Robert: Yes. Absolutely. And that’s what we do, it’s called mentoring and a business coach. We started with thrive15.com which is then kind of morphed into our radio show that you are listening to right now, the Thrive Time Show, which is the same information, the same attitude, the same heart that we have on thrive15.com which then morphed into in-person workshops because people out there they’re going, “I want to touch it. I want to feel it. I want some interaction. I want like human stuff.”

Clay: Five guys just called me this morning. Five guys are bringing their whole team, a pharmacy from Dallas, flying up here, because they’ve heard about you guys go 15 hours. It’s super deep, you talk for 45 minutes, you break for 15, you do this all day. And if you end it in some kind of fun and you need to come back the next day and do it again and there’s no up-selling.

Robert: There’s no up-selling, we have scholarships so money is not an issue just get here. We only have a couple of tickets left and it’s in two days but that’s one of the things. And then now people are saying, “Hey listen man, I need some more one-on-one business coaching.” So now we’ve even offered that as another layer because we’re listening to what you guys are needing out there to help you start your business, to help you grow your business, to just encourage you to go from being a want-reprenuer to an entrepreneur.

Hey, we were all there, we were all like, “I’ve got this dream.” Clay, you had it in the dorm room at Oral Roberts University, going, you’re 19 and you started your DJ business. And through mentoring and mistakes you just kind of, we say, “You know what, mistakes are a powerful way to learn but mentoring is so much better.”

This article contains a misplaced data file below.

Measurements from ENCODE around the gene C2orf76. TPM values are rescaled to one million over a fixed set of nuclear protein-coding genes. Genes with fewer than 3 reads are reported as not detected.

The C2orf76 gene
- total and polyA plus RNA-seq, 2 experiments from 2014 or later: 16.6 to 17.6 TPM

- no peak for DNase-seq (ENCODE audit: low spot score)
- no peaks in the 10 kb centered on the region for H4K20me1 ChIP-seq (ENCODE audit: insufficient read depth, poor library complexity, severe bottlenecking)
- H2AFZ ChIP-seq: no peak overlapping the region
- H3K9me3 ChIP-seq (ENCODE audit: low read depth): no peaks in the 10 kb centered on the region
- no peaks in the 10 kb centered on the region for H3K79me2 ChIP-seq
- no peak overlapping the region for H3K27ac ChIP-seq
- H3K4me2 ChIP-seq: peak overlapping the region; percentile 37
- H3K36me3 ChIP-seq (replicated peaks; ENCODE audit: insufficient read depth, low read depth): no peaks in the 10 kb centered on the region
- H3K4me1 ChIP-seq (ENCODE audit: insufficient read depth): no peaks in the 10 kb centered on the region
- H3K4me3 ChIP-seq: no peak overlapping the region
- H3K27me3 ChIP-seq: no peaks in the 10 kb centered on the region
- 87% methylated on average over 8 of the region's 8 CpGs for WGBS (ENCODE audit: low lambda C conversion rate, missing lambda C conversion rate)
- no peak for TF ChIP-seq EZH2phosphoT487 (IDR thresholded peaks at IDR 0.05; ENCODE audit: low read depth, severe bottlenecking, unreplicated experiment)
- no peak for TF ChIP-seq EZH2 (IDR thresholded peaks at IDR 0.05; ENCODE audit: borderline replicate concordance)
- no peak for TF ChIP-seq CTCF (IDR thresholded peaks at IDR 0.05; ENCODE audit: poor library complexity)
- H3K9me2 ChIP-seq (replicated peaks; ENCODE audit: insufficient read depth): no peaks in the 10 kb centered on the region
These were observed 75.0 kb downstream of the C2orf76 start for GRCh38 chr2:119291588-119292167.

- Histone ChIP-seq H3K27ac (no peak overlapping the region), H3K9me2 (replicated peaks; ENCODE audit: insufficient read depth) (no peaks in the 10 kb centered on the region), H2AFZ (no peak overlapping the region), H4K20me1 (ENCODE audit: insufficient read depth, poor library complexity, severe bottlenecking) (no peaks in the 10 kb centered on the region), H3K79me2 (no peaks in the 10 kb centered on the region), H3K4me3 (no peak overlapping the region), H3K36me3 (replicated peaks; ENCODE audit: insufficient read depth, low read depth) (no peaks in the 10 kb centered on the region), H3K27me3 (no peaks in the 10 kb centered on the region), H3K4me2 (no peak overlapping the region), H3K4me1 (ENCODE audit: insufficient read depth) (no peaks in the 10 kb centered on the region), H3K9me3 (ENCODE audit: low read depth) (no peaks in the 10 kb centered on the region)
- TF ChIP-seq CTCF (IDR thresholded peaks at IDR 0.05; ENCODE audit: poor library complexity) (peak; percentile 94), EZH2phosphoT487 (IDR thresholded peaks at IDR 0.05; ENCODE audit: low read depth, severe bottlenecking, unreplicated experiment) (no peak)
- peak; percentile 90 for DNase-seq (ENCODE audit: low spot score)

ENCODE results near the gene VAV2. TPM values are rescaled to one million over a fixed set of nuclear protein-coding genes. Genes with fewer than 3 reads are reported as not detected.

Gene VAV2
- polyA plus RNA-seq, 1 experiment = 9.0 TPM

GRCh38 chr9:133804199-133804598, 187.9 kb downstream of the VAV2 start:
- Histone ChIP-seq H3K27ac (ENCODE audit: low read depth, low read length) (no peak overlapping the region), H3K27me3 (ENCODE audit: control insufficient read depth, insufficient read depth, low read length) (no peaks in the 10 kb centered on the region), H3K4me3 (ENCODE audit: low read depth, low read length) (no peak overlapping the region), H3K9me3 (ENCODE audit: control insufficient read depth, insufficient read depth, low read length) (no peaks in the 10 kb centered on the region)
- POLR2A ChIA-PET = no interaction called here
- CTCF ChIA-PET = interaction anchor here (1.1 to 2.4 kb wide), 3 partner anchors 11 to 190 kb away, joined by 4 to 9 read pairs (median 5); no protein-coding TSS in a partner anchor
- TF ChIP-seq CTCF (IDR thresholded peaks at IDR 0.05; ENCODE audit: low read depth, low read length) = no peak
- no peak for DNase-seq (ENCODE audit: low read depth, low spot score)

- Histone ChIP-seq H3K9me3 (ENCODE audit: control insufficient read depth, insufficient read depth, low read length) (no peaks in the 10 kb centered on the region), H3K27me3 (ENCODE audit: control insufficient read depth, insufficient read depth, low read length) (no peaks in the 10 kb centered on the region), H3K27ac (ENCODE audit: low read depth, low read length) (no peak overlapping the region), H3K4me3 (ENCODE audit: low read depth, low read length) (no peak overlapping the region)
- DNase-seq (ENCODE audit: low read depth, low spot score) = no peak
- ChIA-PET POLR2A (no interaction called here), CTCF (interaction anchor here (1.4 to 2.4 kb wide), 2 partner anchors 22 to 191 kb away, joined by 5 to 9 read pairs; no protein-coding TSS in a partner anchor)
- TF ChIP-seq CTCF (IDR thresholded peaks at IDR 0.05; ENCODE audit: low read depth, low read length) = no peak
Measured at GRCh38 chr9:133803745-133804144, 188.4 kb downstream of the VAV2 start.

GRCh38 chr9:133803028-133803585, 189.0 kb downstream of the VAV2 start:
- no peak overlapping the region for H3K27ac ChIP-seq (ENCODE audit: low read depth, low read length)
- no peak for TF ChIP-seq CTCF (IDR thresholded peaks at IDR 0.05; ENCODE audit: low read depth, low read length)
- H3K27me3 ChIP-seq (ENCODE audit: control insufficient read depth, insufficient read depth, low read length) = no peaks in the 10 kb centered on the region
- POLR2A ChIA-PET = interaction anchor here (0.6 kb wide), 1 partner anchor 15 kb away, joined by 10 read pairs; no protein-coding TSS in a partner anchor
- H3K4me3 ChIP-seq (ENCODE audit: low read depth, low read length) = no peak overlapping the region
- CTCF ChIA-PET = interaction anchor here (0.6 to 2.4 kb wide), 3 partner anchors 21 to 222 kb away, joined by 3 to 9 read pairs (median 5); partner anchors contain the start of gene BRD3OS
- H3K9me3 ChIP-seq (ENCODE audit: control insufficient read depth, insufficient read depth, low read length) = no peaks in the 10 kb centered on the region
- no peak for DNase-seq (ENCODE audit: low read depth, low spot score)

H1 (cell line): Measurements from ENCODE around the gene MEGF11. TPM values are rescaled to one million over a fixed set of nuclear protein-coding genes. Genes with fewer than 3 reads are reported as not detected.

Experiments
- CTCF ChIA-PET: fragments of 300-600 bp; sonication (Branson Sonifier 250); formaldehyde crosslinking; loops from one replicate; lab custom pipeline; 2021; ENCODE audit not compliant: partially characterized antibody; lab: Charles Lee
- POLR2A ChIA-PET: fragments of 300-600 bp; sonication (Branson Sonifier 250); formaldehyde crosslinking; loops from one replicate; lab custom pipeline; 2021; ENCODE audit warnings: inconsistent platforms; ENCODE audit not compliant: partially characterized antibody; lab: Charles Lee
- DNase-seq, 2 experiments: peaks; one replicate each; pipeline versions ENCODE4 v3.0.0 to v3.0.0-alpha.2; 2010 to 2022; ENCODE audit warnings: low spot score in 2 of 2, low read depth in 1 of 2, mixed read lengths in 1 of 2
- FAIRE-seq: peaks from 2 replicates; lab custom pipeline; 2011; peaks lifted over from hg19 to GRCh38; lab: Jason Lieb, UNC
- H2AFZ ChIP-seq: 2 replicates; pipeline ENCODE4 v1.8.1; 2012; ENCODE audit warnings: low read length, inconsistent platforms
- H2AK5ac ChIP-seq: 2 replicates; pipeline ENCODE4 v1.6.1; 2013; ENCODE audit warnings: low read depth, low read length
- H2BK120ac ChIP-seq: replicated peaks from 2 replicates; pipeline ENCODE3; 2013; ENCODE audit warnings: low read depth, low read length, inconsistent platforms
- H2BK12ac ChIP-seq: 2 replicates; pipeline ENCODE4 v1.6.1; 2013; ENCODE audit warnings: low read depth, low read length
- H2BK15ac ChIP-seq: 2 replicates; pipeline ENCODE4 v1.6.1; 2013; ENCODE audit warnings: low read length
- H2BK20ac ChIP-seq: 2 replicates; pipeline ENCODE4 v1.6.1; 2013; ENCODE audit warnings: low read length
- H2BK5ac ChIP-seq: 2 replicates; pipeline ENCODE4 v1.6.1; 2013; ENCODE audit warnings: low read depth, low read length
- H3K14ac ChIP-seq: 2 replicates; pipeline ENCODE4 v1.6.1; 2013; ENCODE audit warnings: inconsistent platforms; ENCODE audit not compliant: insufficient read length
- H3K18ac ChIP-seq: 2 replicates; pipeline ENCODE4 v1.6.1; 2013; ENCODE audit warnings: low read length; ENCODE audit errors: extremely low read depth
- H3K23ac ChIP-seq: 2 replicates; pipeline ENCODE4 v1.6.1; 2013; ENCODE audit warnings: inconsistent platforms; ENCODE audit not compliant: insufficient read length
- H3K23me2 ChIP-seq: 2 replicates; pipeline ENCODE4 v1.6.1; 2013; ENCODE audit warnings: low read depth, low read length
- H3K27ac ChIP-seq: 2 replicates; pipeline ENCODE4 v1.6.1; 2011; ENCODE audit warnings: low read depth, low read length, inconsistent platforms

Clay: You can absolutely go from negative to positive in your check book, in your life, your whole trajectory. You can do it but it starts with you taking some action. I’m going to challenge you to do one of three things here Zee.

Robert: All right then, here we go. Come on.

Clay: One, go to thrivetimeshow.com, find this podcast archived and share it with somebody.[crosstalk] Move number two you go, “I don’t know when I’m going to get out to it yet.” But go to thrivetimeshow.com, book a ticket, find a day that works for you and your wife, your family, your kids, your husband whatever and get to Tulsa. Come out here, get in here to the Thrive Time Workshops on the left coast of the Arkansas River, it’s a 20,000 square-foot facility.

Get in here, I’m telling you it’s a game changer or the third move. The third move is go to thrive15.com and sign up for the world’s best online business coaching school and get your business coach. It is unbelievable and you can set your own price. If you can’t afford $19 literally you can set your own price.

Robert: There you go, and as always folks, we are here for you. We’re going to encourage you to start and grow that business and as always, we end with three, two, one, boom.

[01:24:56] [END OF AUDIO]